Kermadec sanctuary a global contribution to ocean protection

  • Nick Smith

The Prime Minister’s announcement today at the United Nations in New York of a new Kermadec Ocean Sanctuary is a global contribution by New Zealand towards better protection of the world’s oceans, Environment Minister Dr Nick Smith says.

“Oceans are the new frontier for environmental protection. They make up 72 per cent of the globe and are home to half of the world’s species, but currently only two per cent is protected. There is increased pressure from over-fishing, mining and pollution, with the populations of fish and seabird species estimated to have halved over the past 40 years. Just as our forebears set aside significant areas of our land like the Tongariro and Fiordland National Parks, we need to protect special areas of our sea like the pristine ocean around the Kermadec Islands,” Dr Smith says. 

“The Kermadec Ocean Sanctuary will be one of the world’s largest and most significant fully protected areas. It includes the second deepest ocean trench at over 10 kilometres – deeper than Mt Everest is tall – and an arc of 30 underwater volcanoes – the largest anywhere on earth. It is home to six million seabirds of 39 different species, over 150 species of fish, 35 species of whales and dolphins, three species of sea turtles – all endangered –and many other marine species like corals, shellfish and crabs unique to this area.

The new sanctuary will extend out to the 200 nautical mile limit of New Zealand’s Exclusive Economic Zone (EEZ), from Raoul Island in the north to L’Esperance Rock in the south – covering a total area of 620,000 square kilometres. All forms of fishing (commercial, recreation and aquaculture) and mining (prospecting, exploration and mining of oil, gas and minerals) will be prohibited. Activities that will be allowed, in accordance with New Zealand’s international obligations, are navigation of ships, overflight by aircraft, marine scientific research and submarine cables for communication.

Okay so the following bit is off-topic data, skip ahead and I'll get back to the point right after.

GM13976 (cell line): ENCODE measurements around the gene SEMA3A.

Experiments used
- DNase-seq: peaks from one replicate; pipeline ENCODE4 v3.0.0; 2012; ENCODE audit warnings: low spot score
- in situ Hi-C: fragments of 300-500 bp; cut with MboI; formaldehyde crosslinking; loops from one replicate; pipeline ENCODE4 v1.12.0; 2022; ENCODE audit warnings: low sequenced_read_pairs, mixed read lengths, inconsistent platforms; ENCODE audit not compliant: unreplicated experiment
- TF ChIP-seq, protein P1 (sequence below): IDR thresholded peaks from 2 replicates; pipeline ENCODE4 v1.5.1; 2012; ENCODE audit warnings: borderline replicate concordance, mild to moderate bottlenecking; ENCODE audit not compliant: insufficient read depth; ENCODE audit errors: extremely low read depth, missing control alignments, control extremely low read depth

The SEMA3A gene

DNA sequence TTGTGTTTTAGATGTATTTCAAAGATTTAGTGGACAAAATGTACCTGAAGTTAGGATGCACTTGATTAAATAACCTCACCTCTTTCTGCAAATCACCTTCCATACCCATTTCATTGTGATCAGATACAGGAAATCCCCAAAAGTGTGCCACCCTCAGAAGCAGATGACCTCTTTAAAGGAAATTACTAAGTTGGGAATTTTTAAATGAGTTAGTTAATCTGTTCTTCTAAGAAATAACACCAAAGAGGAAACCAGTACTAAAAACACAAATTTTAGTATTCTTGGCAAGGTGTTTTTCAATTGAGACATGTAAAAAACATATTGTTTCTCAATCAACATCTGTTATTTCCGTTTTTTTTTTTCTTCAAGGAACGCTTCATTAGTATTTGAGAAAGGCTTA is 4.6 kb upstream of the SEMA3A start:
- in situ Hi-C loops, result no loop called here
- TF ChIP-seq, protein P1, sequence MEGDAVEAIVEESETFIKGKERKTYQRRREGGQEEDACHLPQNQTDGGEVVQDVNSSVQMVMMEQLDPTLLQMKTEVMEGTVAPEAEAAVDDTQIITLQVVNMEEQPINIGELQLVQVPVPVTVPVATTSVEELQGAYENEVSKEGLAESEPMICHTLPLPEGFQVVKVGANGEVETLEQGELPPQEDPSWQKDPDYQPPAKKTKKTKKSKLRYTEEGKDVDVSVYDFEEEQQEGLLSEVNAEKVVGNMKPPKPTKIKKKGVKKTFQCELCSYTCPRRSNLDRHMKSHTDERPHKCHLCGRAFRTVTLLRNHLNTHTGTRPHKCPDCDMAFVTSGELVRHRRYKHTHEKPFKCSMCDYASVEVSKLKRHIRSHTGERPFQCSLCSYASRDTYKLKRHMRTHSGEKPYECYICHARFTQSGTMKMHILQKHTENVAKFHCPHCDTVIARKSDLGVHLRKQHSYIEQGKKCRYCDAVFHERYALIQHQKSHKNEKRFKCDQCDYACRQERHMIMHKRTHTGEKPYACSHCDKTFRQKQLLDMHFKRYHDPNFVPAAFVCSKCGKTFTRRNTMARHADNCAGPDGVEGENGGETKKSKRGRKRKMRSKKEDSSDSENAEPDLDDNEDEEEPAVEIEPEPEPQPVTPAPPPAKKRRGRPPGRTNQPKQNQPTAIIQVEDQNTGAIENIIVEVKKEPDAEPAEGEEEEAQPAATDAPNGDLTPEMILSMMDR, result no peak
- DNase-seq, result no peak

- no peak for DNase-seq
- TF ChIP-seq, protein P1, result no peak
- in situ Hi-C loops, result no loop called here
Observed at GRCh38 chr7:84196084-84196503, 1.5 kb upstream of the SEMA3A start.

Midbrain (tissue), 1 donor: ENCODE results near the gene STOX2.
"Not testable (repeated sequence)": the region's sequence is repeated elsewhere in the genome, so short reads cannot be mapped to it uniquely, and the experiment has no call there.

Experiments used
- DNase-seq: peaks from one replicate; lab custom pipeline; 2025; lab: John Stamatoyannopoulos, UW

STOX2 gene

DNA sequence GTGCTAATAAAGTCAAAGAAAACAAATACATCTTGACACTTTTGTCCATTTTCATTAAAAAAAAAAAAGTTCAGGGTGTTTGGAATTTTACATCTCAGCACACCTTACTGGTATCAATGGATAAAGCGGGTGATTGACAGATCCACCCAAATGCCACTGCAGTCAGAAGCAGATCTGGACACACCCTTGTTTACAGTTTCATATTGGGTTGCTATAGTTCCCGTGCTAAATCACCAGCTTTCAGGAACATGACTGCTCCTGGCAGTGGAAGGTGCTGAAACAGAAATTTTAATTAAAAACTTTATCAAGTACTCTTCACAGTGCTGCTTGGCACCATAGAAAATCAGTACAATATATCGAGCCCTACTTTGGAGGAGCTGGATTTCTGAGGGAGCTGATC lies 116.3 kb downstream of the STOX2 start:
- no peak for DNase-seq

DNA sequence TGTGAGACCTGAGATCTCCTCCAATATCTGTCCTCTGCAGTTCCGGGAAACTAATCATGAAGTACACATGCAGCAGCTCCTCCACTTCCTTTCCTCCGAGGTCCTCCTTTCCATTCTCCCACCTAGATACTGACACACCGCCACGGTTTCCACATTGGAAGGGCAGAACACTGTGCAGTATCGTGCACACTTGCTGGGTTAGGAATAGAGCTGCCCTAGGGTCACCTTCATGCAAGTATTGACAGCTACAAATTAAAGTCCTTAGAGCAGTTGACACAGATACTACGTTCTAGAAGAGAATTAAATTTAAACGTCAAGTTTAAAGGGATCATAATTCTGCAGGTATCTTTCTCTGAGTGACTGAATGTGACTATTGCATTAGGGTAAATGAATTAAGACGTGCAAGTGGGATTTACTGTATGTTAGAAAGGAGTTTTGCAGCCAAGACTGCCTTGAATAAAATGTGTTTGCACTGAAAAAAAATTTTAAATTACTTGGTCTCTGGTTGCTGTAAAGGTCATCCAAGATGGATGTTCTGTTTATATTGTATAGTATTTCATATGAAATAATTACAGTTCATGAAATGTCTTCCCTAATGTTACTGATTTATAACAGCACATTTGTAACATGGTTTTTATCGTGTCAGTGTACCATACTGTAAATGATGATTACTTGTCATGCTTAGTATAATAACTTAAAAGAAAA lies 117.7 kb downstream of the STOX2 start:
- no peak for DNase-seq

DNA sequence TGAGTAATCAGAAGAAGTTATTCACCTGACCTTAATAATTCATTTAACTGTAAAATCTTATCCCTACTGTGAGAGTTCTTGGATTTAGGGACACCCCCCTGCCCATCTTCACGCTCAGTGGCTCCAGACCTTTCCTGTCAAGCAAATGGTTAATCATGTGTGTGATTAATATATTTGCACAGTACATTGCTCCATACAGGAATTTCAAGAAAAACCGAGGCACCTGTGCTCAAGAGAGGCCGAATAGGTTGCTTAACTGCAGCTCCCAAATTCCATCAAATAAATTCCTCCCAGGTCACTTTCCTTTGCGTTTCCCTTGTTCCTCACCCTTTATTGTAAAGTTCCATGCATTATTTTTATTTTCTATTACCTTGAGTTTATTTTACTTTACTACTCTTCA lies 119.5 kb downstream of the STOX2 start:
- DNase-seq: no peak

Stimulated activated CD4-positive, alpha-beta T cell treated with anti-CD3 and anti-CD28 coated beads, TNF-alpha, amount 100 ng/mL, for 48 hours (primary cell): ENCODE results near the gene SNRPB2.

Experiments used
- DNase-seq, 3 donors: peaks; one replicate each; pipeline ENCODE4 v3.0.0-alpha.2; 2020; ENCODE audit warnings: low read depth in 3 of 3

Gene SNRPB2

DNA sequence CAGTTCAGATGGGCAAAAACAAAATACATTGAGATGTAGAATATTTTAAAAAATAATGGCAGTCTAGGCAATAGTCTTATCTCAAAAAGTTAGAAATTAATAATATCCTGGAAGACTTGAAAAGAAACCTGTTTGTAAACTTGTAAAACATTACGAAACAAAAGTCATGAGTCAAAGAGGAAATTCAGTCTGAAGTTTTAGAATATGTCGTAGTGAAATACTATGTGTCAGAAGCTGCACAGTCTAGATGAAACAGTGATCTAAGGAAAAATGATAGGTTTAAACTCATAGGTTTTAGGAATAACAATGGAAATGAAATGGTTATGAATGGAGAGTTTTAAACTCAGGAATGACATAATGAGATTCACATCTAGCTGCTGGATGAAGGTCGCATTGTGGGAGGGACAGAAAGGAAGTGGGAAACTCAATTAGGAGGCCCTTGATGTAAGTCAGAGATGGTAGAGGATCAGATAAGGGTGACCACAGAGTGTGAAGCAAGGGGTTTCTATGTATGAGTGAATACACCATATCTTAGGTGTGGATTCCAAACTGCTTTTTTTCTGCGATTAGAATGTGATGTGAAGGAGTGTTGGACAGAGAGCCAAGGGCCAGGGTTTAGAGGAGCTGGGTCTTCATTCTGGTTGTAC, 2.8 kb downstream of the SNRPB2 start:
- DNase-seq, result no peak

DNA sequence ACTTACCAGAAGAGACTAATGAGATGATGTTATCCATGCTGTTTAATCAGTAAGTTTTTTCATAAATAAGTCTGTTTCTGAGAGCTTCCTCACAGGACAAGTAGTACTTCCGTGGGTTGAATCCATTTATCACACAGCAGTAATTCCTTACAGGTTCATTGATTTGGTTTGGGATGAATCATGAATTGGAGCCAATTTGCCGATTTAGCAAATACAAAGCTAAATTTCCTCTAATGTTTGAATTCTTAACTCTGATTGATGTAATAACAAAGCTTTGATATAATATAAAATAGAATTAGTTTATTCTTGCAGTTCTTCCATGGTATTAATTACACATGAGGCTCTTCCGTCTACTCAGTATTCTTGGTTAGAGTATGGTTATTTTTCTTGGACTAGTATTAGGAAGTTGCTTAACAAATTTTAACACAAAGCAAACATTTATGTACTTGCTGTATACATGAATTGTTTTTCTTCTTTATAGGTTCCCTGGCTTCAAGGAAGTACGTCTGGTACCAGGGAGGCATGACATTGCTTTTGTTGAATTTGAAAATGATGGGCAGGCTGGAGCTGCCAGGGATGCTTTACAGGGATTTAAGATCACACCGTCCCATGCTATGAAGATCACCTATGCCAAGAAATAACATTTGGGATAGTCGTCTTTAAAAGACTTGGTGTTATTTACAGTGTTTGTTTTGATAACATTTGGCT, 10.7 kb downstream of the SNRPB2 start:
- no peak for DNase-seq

“This initiative reinforces New Zealand’s leadership in sustainable management of the marine environment. Our fishing Quota Management System is internationally recognised as world’s best practice. Our 2012 EEZ law enables the Environmental Protection Authority to properly regulate activities like minerals exploration and ocean discharges. In June this year we jointly sponsored a resolution at the United Nations to advance ocean protection in the high seas, and we continue to advocate for a Marine Protected Area in the Ross Sea,” Dr Smith says.

“We have made good progress in protecting our territorial sea with 10 new marine reserves created last year in the Sub-Antarctics, Akaroa, Kaikoura and the West Coast, bringing the total to 44. The significance of the new Kermadec Ocean Sanctuary is that it is 35 times larger than the combined area of New Zealand’s existing 44 marine reserves, and is the first time an area of the EEZ has been fully protected.

“We will be advancing a new framework for marine protection with an update of the Marine Reserves Act 1971. A discussion paper will be released later this year and legislation planned for 2016. The decision to proceed with the Kermadec Ocean Sanctuary ahead of this work was because of the pending decision by New Zealand Petroleum and Minerals on a significant seabed prospecting application in the area, and to align New Zealand’s protection measures with international initiatives.

“I acknowledge the advocacy for the Kermadec Ocean Sanctuary from organisations like the Pew Charitable Trust, WWF New Zealand, the Royal Forest and Bird Protection Society, Ngati Kuri, and Greenpeace, as well as thousands of individual New Zealanders. The Government will be introducing legislation to Parliament to enact the new Kermadec Ocean Sanctuary with the intention to have it in place by 1 October 2016.

“This new sanctuary is part of the National-led Government’s ‘Bluegreen’ approach of balancing environmental protection with economic development. New Zealand needs to use its vast ocean resources for jobs and exports with industries like fishing, aquaculture, minerals and energy, but we also need to set aside special areas where nature comes first and marine life is fully protected,” Dr Smith says.

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